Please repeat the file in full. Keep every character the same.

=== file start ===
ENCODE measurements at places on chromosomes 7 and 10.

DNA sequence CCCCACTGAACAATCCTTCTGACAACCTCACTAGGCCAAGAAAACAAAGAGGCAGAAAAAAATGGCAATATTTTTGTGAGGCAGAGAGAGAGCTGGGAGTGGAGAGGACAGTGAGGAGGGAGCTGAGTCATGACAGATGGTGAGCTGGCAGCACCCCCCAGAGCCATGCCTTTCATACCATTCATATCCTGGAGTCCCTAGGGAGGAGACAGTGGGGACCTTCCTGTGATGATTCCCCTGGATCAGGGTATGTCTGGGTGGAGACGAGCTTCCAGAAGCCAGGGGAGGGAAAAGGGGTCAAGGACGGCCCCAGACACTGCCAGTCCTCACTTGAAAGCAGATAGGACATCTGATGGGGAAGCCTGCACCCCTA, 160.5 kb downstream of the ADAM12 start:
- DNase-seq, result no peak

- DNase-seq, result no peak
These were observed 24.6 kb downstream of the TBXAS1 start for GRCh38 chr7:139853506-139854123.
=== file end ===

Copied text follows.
ENCODE measurements at places on chromosomes 7 and 10.

DNA sequence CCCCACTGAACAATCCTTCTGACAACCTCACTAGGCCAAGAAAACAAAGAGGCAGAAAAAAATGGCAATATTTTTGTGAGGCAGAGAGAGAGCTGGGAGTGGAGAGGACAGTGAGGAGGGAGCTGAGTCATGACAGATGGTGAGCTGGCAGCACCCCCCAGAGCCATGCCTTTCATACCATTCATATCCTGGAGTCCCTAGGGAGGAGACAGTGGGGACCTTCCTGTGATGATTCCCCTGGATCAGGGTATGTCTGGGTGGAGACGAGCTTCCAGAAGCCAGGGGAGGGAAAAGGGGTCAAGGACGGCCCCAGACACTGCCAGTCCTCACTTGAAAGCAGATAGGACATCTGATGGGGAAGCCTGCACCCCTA, 160.5 kb downstream of the ADAM12 start:
- DNase-seq, result no peak

- DNase-seq, result no peak
These were observed 24.6 kb downstream of the TBXAS1 start for GRCh38 chr7:139853506-139854123.